Preserving Cinematic Heritage of India

Author: Madhavi Reddy – Savitribai Phule Pune University – India

About the Film Preservation & Restoration Workshop organised by FHF

Film Heritage Foundation (FHF) is a not-for-profit organisation set up in 2014 in Mumbai, India, dedicated to the conservation, preservation and restoration of India’s film heritage, which are valued both as works of art and culture and as historical documents. Film Heritage Foundation in association with The International Federation of Film Archives, Belgium (FIAF), has been conducting annual film preservation and restoration workshops in different cities across India since 2015. The first workshop was held at the Films Division in Mumbai in 2015, followed by the National Film Archives of India, Pune in 2016 and at the Prasad Laboratories, Chennai in 2017.

The workshop I attended this year was held in Kolkata 15-23 November 2018. Besides India, these workshops are also open to neighbouring countries like Sri Lanka, Nepal, Bangladesh, Bhutan, Myanmar and Malaysia that are similarly lacking in a resource of trained personnel to preserve their audio-visual heritage.

We have reached a critical time for the world’s film heritage. Despite a few major film makers and creative artists still choosing to shoot films with the medium that they love, film production has almost entirely moved away from traditional film technology towards digital. Even films shot on ‘film’ are immediately transferred to digital for all the post production work, So the entire infrastructure surrounding the creation of a final film print through a long and convoluted production chain – rough cuts, negative cutting, sound mixing, optical effects, grading, intermediate copies, printing and processing has been dismantled. The majority of laboratories have closed, the technicians have drifted away into retirement, the world has moved on. In this transformation there is something important being lost: the skills of understanding how old technology worked. “Creative artists will always find a way to adapt to new circumstances, but film cans sitting in a vault are nothing without the means to make their contents come alive” says David Walsh, FIAF’s Training and Outreach Coordinator who also designed the curriculum for the workshop. Film archivists not only have to deal with the old technology of film production but also become experts in the digital domain and understand all about documentation, not forgetting that a film archive also holds photographs and other material on paper, all demanding special attention.

The objective of FHF’s annual workshops is to build an army of film preservers by providing the necessary training for the cause as well as achieving the initiation of future film archivists who can become the foot soldiers in the battle to save the cinematic heritage of India. This unique workshop provided a fantastic opportunity to receive hands on training in both celluloid and digital preservation and restoration from the best experts from around the world. Another unique aspect of these workshops is that out of 50 participants on an average every year attending these, 26 participants will get sponsorship from FIAF and Tata Trust to ensure the participation of deserving candidates.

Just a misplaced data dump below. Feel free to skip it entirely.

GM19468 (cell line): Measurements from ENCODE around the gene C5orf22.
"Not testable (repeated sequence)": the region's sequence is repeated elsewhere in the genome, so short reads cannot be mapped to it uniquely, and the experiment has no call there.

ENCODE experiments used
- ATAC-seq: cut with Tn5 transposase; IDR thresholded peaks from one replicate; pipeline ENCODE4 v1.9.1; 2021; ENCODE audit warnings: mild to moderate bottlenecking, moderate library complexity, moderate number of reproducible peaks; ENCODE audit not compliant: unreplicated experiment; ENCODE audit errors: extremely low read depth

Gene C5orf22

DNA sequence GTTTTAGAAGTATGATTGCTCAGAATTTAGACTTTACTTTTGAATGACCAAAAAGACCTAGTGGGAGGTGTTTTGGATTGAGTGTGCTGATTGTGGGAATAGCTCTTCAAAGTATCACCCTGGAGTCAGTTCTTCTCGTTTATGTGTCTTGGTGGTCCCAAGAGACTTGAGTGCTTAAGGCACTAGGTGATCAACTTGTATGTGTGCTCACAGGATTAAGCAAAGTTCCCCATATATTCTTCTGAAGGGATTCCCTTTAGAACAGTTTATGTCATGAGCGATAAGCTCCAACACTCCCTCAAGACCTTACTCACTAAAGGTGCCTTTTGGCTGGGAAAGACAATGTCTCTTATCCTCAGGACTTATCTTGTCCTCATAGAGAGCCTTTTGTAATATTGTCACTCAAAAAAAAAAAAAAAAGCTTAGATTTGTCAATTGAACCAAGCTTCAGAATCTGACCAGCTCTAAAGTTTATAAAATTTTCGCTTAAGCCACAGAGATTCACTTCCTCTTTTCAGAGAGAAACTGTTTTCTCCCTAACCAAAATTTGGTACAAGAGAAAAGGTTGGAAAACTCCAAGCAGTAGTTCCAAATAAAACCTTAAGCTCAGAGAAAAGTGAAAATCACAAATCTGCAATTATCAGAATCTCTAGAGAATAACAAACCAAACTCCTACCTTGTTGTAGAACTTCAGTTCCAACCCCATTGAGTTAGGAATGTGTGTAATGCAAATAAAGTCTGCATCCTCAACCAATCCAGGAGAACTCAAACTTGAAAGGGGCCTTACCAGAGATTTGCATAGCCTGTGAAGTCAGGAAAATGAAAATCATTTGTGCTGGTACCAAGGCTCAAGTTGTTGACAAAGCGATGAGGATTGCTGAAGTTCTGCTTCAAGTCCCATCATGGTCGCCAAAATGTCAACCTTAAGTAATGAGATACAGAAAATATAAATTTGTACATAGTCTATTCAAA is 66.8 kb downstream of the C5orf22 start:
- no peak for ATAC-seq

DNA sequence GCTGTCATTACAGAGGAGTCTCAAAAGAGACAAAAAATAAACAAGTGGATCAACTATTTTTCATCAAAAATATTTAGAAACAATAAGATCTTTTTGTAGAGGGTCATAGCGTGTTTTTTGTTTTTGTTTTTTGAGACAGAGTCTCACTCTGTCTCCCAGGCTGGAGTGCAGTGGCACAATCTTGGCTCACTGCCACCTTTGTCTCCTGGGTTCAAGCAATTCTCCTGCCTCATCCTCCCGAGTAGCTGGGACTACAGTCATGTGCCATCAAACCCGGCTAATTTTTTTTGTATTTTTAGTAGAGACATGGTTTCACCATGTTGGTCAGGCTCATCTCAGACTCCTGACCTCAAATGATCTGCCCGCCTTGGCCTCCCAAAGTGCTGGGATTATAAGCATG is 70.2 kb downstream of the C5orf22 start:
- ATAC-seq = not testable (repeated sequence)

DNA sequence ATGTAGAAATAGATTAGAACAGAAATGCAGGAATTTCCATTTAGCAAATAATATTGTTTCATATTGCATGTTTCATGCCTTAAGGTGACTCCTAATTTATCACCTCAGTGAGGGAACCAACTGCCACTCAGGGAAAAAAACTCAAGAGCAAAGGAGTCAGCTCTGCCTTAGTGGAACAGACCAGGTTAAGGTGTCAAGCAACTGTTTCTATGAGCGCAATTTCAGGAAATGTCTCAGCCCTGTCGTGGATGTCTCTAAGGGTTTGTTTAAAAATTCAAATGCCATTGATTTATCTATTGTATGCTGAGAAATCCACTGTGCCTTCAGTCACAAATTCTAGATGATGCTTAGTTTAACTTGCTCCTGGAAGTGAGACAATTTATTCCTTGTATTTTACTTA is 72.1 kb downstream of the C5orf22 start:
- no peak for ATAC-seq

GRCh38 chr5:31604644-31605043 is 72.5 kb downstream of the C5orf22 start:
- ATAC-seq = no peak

Taking the cognizance of the feedback from the previous workshops, the curriculum for the week-long workshop is designed to raise the bar with a greater emphasis on specialisation in the curriculum. This format not only gives participants an overview of different aspects of film preservation, but also enables them to specialise in their area of interest from the four streams: Film Repair, Preparation and Handling; Digital Preservation and Restoration; Cataloguing and Photographic and Paper Conservation. Participants are clustered into small groups for hands-on training with experts in their specialisation field.

Theory classes included sessions on: Film in Serious Condition, History of Film Technology, Restoration Ethics and Practice, Digital Technology Fundamentals, Film Digitisation, Preserving Sound Tracks, High Quality Archiving on a Low Budget, Before and After Life of a Restoration Project and Preservation Strategies. The Practical classes covered areas such as: Archival Management and Funding Strategies, Film Digitisation from A-Z, Photo and Paper Conservation, Film Handling and Preparation, Film Repair, Selection and Identification, Scanning Archive Film, Colour Grading, Digital Image Restoration and Restoration of Sound Tracks.

Film archiving is slowly opening up as a viable career opportunity for young people in India. The film Industry has woken up to the fact that they need to preserve their films. The central and state governments in India too have begun to take measures to archive films.

This one-week workshop will not by itself save the film heritage of India but it will be down to the participants of this workshop along with countless other enthusiasts and activists to carry on the cause of saving cinematic heritage forward in the future.


About the author

Dr. Madhavi Reddy is a Professor at Department of Media and Communication Studies, Savitribai Phule Pune University, India. She attended the above workshop as a “Tata Trust Scholar”.